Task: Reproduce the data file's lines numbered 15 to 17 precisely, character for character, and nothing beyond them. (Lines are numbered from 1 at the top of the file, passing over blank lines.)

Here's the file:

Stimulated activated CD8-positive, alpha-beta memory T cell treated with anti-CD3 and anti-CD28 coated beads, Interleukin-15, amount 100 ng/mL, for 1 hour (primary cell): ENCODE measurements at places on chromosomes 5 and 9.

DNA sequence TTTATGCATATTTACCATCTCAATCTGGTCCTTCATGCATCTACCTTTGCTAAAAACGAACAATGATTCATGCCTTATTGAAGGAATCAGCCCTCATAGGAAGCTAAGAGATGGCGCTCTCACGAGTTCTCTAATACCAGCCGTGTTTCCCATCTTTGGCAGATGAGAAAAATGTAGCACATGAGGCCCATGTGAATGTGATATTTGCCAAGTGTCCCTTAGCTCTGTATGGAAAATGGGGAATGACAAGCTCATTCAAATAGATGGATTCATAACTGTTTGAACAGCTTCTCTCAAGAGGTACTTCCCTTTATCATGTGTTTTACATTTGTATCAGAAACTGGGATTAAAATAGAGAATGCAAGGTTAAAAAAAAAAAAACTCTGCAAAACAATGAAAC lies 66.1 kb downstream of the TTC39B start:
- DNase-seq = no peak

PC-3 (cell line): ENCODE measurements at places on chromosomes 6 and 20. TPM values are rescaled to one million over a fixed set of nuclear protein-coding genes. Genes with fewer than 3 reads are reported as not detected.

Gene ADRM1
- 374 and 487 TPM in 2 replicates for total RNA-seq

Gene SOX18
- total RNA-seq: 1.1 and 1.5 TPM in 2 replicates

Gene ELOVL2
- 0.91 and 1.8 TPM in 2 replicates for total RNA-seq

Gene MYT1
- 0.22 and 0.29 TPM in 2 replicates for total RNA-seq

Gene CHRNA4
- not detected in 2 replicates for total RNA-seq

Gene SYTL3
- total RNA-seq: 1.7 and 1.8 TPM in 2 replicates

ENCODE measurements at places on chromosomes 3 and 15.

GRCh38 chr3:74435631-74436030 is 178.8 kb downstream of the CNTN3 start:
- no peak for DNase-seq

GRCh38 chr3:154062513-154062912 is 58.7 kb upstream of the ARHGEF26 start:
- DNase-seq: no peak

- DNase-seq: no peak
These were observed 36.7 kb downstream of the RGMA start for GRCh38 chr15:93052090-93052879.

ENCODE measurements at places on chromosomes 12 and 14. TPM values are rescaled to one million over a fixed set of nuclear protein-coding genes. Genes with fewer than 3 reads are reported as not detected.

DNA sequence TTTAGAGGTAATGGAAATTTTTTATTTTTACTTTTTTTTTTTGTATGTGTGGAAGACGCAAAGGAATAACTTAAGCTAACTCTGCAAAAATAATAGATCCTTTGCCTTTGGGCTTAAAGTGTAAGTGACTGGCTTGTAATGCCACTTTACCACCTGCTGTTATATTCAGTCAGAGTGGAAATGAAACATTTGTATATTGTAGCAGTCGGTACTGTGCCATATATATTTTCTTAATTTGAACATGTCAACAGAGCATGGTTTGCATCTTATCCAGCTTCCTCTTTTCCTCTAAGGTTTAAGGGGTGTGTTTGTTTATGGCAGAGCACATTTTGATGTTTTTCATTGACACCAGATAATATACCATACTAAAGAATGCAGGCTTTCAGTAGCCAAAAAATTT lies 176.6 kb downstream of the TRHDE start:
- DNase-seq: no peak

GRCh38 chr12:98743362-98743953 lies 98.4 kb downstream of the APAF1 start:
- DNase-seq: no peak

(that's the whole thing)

Gene SYTL3
- total RNA-seq: 1.7 and 1.8 TPM in 2 replicates

ENCODE measurements at places on chromosomes 3 and 15.